Canada has always existed because of something, and often that something is England or France. So much of what we do is indirectly because of another culture more so now with new cultures becoming a part of Canada every day. Emily Carr recognized how much of her work was because of these other cultures, and even with that recognition, these methods were so engrained in her that they remained there up until her final works. This questioning of “can it be done?” is what leads us to create new ideas for ourselves, and that determination to get there played a huge role in the creation of our country.
- “I am Canadian, I am not English. I do not want Canada polished out of me.” (135)
This is one of many instances where Carr refused to be labeled or perceived as English. Despite her British upbringing and parents, she still considered herself Canadian. On top of that, there were many instances throughout Carr’s life in which her background and place of birth negatively affected how people treated her, whether that be in art school, or the world of art itself. She could have passed for British, but found the idea appalling, for she loved Canada and wanted to be recognized as a part of the country.
Even today, many people perceive Canada as part of another country, or somehow not its own entity. A common sentiment, for example, is that we are just a part of the United States, or some desolate arctic region. Emily Carr experienced the unsolicited opinions of people who believed that being Canadian was something she should have been ashamed of. Even then she was very passionate about not being American or English, even when her reputation was on the line. One of the strongest Canadian values of today is to be proud of our country and the few values that we hold dear, which Emily Carr was. She defended her country and regularly reflected fondly on it when she was away from her home. This overall shows her love of our country, which connects her to Canadians of the present.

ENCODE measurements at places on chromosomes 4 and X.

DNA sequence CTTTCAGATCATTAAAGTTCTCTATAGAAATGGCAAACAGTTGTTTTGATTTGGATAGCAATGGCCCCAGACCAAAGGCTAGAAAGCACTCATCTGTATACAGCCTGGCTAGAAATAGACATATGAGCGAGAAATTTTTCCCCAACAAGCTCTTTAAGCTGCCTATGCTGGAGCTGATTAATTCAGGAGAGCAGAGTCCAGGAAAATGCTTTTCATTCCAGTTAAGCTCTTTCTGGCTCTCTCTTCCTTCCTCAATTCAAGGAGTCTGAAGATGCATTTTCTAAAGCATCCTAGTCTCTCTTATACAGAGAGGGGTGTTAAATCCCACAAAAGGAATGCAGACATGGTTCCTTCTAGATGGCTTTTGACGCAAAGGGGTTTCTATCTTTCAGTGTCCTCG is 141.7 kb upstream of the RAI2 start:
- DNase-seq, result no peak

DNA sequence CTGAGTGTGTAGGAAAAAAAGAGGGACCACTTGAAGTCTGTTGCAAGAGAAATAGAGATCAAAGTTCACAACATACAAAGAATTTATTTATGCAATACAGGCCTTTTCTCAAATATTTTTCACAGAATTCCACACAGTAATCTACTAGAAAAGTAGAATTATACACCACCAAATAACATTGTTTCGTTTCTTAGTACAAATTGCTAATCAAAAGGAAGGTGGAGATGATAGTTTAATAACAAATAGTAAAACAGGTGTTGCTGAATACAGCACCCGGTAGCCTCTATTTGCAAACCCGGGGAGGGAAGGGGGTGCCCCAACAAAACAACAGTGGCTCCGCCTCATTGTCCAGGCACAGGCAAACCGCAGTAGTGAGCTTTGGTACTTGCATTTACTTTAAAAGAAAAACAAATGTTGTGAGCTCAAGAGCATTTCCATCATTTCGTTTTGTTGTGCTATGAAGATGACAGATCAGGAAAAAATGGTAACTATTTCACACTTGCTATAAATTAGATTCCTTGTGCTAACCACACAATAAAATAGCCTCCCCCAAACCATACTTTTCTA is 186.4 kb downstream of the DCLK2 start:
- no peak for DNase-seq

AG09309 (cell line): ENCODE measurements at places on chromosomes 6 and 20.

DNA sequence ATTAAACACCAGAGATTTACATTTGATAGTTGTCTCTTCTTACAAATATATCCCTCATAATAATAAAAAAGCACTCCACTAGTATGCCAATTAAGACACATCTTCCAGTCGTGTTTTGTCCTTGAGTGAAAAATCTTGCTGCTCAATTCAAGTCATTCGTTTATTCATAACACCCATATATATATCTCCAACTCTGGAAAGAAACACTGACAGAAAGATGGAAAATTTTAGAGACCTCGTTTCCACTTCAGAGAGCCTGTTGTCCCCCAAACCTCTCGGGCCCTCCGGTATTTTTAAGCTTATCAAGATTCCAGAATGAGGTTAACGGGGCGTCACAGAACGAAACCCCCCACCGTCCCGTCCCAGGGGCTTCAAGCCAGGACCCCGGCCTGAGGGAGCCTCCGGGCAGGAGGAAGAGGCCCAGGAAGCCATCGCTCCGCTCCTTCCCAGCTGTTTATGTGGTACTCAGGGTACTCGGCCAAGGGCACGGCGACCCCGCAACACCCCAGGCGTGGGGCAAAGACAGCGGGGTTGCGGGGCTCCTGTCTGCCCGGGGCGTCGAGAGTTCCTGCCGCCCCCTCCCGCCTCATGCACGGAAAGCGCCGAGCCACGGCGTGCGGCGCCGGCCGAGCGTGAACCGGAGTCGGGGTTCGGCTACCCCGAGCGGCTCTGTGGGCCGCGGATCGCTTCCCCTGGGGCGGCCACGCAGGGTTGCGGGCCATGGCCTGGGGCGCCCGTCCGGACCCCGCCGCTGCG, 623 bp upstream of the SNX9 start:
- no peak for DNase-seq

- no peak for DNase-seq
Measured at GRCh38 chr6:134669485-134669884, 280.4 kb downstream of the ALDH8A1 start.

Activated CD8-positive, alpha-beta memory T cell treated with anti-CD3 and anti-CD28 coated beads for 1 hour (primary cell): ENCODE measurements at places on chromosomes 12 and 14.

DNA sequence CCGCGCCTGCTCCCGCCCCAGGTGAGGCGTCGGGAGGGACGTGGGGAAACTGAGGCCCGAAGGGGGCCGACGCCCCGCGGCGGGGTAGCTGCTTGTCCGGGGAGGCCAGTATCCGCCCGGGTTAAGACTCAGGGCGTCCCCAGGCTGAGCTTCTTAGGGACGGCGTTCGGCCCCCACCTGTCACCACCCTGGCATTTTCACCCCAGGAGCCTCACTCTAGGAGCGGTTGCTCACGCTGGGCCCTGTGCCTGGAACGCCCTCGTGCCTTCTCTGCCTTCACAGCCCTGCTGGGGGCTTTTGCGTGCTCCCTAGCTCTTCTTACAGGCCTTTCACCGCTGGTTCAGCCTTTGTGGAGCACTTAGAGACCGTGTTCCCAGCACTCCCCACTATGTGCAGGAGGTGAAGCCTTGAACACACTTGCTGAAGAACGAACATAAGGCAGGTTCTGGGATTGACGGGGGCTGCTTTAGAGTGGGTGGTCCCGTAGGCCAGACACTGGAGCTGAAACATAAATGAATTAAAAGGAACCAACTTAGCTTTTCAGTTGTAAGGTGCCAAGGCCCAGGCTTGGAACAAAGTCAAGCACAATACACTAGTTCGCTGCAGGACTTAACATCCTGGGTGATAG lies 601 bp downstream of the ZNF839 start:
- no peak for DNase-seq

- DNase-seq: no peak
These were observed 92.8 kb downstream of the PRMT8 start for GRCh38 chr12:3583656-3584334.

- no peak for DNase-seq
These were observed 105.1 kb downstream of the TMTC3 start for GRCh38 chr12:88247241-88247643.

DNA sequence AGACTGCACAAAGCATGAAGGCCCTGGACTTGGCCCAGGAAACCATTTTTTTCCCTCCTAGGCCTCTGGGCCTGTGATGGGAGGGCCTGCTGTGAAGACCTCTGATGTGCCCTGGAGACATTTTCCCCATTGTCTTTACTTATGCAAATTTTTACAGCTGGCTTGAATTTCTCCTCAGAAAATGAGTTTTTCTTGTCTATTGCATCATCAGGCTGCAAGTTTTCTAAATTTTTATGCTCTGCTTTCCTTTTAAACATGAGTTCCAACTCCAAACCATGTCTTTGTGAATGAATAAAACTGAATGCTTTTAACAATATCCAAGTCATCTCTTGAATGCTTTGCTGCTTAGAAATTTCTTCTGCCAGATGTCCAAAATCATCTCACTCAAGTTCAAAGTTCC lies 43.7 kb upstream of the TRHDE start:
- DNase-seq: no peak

- “English women were horrid about this marrying business. They seemed to think the goal of every woman was to find a husband.” (138)
For many women at the time, marriage was their goal. Carr however illustrates that that wasn’t the case for all women, herself included. She despised the idea of marriage, and though it was offered to her many times, and she was handed many opportunities, she consistently declined. In 1911 it was quite unusual for a woman to never marry, yet Emily Carr was content with her single life, further proving her comfort with being outside the norm of the time.
Nowadays, Canada is considered a very tolerant country. Emily Carr’s values surrounding individuality and the right to live her life on her terms would be widely accepted in Canada now, though it wasn’t in her time. She was ahead of her time in that way, enjoying her life to the fullest extent without worry of how people saw her. For this we should admire her, as her passion for what she loved outweighed her worries about the opinions of others, which is something many people could benefit from.